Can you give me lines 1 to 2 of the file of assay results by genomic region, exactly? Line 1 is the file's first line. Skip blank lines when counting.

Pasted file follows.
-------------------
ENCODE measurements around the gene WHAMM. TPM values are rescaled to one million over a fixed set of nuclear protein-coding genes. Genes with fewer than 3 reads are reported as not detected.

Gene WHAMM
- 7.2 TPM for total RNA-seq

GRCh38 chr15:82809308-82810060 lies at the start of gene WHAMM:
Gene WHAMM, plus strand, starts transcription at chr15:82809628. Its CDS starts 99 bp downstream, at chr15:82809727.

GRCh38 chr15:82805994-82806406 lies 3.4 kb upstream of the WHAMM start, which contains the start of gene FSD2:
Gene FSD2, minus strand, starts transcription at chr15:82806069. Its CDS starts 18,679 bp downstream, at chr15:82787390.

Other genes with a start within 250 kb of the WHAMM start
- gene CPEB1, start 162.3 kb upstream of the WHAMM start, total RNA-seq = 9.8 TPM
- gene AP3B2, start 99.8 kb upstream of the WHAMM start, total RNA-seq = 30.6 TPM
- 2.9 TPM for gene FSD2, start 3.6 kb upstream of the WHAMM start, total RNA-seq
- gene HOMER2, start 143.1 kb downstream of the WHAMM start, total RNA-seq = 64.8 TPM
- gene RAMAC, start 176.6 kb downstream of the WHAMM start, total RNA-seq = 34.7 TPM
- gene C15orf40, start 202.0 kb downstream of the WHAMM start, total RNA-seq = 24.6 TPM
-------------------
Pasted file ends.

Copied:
ENCODE measurements around the gene WHAMM. TPM values are rescaled to one million over a fixed set of nuclear protein-coding genes. Genes with fewer than 3 reads are reported as not detected.

Gene WHAMM